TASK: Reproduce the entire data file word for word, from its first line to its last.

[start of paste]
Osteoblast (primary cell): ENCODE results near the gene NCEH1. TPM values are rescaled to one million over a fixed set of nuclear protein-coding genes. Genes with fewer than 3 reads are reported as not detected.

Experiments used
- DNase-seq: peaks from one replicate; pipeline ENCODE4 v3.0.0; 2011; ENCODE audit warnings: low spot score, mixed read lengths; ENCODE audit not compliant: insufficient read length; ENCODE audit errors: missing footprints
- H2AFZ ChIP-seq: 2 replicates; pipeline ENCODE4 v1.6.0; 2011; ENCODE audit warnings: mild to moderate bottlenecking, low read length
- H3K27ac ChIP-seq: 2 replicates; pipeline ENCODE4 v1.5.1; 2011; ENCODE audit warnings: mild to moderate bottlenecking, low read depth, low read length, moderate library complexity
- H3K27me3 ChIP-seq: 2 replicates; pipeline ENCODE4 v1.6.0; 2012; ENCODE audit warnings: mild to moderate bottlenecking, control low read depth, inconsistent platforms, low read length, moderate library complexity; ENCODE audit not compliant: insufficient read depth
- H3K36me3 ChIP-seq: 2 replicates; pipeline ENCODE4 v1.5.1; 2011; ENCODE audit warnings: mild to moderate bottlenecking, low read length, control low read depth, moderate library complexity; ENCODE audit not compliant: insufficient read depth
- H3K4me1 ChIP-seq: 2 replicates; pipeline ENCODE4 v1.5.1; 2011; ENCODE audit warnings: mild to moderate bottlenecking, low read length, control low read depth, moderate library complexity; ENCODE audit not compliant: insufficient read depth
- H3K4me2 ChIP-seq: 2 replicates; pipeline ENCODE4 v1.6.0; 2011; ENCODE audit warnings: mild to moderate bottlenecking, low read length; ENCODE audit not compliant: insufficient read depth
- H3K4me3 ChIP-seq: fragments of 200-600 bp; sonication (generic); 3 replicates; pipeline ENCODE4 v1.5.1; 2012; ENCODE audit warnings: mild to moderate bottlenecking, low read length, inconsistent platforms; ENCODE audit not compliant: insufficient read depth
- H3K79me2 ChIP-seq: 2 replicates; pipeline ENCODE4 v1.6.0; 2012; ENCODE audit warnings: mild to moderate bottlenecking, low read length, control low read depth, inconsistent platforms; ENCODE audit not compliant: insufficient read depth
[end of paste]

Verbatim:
Osteoblast (primary cell): ENCODE results near the gene NCEH1. TPM values are rescaled to one million over a fixed set of nuclear protein-coding genes. Genes with fewer than 3 reads are reported as not detected.

Experiments used
- DNase-seq: peaks from one replicate; pipeline ENCODE4 v3.0.0; 2011; ENCODE audit warnings: low spot score, mixed read lengths; ENCODE audit not compliant: insufficient read length; ENCODE audit errors: missing footprints
- H2AFZ ChIP-seq: 2 replicates; pipeline ENCODE4 v1.6.0; 2011; ENCODE audit warnings: mild to moderate bottlenecking, low read length
- H3K27ac ChIP-seq: 2 replicates; pipeline ENCODE4 v1.5.1; 2011; ENCODE audit warnings: mild to moderate bottlenecking, low read depth, low read length, moderate library complexity
- H3K27me3 ChIP-seq: 2 replicates; pipeline ENCODE4 v1.6.0; 2012; ENCODE audit warnings: mild to moderate bottlenecking, control low read depth, inconsistent platforms, low read length, moderate library complexity; ENCODE audit not compliant: insufficient read depth
- H3K36me3 ChIP-seq: 2 replicates; pipeline ENCODE4 v1.5.1; 2011; ENCODE audit warnings: mild to moderate bottlenecking, low read length, control low read depth, moderate library complexity; ENCODE audit not compliant: insufficient read depth
- H3K4me1 ChIP-seq: 2 replicates; pipeline ENCODE4 v1.5.1; 2011; ENCODE audit warnings: mild to moderate bottlenecking, low read length, control low read depth, moderate library complexity; ENCODE audit not compliant: insufficient read depth
- H3K4me2 ChIP-seq: 2 replicates; pipeline ENCODE4 v1.6.0; 2011; ENCODE audit warnings: mild to moderate bottlenecking, low read length; ENCODE audit not compliant: insufficient read depth
- H3K4me3 ChIP-seq: fragments of 200-600 bp; sonication (generic); 3 replicates; pipeline ENCODE4 v1.5.1; 2012; ENCODE audit warnings: mild to moderate bottlenecking, low read length, inconsistent platforms; ENCODE audit not compliant: insufficient read depth
- H3K79me2 ChIP-seq: 2 replicates; pipeline ENCODE4 v1.6.0; 2012; ENCODE audit warnings: mild to moderate bottlenecking, low read length, control low read depth, inconsistent platforms; ENCODE audit not compliant: insufficient read depth